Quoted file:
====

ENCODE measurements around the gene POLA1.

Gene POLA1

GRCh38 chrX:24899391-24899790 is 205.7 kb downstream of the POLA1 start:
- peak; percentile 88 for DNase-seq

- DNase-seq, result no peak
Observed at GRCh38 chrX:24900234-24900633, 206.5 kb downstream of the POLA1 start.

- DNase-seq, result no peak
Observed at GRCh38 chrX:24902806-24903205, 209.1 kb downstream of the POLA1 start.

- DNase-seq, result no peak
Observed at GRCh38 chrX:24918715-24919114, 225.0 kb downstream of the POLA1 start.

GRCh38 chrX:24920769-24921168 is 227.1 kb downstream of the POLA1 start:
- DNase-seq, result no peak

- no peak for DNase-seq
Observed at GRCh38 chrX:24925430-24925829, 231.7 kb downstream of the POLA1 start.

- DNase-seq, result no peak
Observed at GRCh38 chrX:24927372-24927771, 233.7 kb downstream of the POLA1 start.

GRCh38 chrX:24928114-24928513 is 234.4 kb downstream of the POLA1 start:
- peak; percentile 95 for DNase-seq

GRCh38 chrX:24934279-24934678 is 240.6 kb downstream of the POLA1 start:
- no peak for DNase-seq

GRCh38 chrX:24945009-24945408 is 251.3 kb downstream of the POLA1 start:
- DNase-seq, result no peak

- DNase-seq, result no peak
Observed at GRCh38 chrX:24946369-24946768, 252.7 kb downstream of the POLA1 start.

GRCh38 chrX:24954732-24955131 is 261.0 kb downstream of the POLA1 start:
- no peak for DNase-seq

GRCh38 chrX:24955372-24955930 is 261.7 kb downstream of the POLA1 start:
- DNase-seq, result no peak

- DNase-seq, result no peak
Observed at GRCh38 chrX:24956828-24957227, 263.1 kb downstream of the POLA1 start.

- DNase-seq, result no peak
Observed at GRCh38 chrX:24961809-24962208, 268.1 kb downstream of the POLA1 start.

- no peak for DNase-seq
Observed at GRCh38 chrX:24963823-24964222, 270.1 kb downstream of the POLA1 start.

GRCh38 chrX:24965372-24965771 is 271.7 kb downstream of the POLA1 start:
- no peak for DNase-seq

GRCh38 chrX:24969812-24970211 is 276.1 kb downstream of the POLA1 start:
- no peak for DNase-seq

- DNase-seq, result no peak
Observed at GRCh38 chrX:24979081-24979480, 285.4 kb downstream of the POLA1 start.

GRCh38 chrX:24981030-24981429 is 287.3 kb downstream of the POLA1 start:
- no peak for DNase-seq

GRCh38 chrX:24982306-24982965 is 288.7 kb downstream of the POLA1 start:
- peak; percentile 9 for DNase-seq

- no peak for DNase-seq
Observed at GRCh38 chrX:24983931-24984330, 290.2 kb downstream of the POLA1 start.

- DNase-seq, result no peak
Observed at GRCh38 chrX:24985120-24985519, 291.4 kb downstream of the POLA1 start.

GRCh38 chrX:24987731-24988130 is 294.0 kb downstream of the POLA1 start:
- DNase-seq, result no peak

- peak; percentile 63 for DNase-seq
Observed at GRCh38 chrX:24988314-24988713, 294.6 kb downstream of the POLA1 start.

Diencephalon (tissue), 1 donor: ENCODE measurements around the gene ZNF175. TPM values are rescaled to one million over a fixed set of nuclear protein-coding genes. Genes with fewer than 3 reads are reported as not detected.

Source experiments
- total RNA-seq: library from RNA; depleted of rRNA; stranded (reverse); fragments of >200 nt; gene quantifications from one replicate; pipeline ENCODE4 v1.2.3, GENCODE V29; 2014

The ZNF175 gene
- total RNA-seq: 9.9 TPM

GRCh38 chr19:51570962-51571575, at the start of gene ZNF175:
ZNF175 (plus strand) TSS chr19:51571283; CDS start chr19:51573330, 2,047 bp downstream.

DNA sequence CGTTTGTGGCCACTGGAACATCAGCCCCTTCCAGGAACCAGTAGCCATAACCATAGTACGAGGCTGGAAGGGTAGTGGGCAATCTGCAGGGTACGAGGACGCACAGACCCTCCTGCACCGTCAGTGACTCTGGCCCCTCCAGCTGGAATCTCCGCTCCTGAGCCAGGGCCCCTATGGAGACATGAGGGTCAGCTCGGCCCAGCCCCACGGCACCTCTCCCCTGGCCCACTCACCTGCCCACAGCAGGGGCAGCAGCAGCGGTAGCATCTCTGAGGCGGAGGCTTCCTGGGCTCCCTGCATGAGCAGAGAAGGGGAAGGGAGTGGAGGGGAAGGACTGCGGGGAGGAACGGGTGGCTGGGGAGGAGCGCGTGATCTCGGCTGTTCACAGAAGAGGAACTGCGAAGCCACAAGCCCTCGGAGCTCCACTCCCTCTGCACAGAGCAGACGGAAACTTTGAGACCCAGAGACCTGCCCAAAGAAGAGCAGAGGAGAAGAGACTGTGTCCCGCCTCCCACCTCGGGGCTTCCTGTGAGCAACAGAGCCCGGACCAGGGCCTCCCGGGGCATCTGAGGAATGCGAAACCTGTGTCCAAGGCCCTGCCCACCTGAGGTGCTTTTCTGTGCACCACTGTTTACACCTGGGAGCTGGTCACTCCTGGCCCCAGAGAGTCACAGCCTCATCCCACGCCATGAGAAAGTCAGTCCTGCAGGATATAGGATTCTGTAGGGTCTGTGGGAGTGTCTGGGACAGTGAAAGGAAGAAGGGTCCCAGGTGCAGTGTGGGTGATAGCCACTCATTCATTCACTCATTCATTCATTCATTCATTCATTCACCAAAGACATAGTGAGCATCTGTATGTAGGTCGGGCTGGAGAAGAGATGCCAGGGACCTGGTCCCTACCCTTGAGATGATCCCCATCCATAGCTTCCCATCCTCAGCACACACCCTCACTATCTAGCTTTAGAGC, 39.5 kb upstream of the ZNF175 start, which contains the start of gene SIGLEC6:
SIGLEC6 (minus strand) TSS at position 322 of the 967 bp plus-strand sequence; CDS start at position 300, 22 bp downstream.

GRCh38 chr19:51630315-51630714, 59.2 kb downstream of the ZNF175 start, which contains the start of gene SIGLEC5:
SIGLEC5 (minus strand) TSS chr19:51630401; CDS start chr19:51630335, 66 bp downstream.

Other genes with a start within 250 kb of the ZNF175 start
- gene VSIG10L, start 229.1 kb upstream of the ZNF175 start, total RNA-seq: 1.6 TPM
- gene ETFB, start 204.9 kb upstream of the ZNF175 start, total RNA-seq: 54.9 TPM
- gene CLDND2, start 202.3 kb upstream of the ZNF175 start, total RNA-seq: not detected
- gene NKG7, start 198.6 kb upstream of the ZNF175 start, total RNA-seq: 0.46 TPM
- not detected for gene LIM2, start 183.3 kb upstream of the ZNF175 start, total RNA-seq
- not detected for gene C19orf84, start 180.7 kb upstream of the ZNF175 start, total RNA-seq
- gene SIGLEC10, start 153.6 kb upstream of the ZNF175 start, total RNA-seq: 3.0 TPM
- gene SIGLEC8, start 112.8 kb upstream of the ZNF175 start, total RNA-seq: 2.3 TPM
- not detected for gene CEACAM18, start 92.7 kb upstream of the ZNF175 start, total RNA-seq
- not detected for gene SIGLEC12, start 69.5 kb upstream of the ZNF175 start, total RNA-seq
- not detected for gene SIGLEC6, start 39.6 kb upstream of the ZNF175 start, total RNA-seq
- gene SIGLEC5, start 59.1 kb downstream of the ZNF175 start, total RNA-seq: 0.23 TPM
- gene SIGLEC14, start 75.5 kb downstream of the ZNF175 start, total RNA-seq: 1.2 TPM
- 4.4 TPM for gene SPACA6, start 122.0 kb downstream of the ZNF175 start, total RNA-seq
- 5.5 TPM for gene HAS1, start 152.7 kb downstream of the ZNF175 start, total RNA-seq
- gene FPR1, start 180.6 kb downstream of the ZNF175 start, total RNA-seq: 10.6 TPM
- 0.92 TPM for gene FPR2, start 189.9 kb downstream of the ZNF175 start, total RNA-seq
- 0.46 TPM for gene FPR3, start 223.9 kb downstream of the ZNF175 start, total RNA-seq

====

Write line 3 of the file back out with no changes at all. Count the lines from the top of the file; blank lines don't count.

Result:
GRCh38 chrX:24899391-24899790 is 205.7 kb downstream of the POLA1 start: